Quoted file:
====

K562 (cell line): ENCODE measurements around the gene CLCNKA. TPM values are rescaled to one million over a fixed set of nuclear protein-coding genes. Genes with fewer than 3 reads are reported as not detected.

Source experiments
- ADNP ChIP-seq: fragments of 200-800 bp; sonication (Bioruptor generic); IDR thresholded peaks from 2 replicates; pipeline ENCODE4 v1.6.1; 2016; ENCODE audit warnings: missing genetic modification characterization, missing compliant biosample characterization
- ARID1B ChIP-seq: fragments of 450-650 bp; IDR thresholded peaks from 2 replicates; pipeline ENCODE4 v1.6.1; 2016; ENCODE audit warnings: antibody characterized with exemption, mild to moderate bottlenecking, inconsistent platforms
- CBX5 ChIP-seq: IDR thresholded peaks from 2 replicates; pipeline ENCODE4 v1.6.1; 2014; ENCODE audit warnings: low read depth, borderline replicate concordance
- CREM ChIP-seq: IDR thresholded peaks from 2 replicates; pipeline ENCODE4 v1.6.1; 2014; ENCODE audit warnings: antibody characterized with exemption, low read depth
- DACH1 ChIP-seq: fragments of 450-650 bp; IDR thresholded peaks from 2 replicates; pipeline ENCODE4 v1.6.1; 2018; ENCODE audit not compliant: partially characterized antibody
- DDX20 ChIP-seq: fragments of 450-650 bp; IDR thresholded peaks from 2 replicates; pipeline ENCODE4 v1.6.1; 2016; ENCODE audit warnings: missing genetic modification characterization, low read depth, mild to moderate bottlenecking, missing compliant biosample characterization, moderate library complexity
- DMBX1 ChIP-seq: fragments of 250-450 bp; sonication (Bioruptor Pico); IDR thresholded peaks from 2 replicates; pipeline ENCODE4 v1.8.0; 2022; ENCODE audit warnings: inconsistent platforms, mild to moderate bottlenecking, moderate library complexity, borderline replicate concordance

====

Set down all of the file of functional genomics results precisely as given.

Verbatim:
K562 (cell line): ENCODE measurements around the gene CLCNKA. TPM values are rescaled to one million over a fixed set of nuclear protein-coding genes. Genes with fewer than 3 reads are reported as not detected.

Source experiments
- ADNP ChIP-seq: fragments of 200-800 bp; sonication (Bioruptor generic); IDR thresholded peaks from 2 replicates; pipeline ENCODE4 v1.6.1; 2016; ENCODE audit warnings: missing genetic modification characterization, missing compliant biosample characterization
- ARID1B ChIP-seq: fragments of 450-650 bp; IDR thresholded peaks from 2 replicates; pipeline ENCODE4 v1.6.1; 2016; ENCODE audit warnings: antibody characterized with exemption, mild to moderate bottlenecking, inconsistent platforms
- CBX5 ChIP-seq: IDR thresholded peaks from 2 replicates; pipeline ENCODE4 v1.6.1; 2014; ENCODE audit warnings: low read depth, borderline replicate concordance
- CREM ChIP-seq: IDR thresholded peaks from 2 replicates; pipeline ENCODE4 v1.6.1; 2014; ENCODE audit warnings: antibody characterized with exemption, low read depth
- DACH1 ChIP-seq: fragments of 450-650 bp; IDR thresholded peaks from 2 replicates; pipeline ENCODE4 v1.6.1; 2018; ENCODE audit not compliant: partially characterized antibody
- DDX20 ChIP-seq: fragments of 450-650 bp; IDR thresholded peaks from 2 replicates; pipeline ENCODE4 v1.6.1; 2016; ENCODE audit warnings: missing genetic modification characterization, low read depth, mild to moderate bottlenecking, missing compliant biosample characterization, moderate library complexity
- DMBX1 ChIP-seq: fragments of 250-450 bp; sonication (Bioruptor Pico); IDR thresholded peaks from 2 replicates; pipeline ENCODE4 v1.8.0; 2022; ENCODE audit warnings: inconsistent platforms, mild to moderate bottlenecking, moderate library complexity, borderline replicate concordance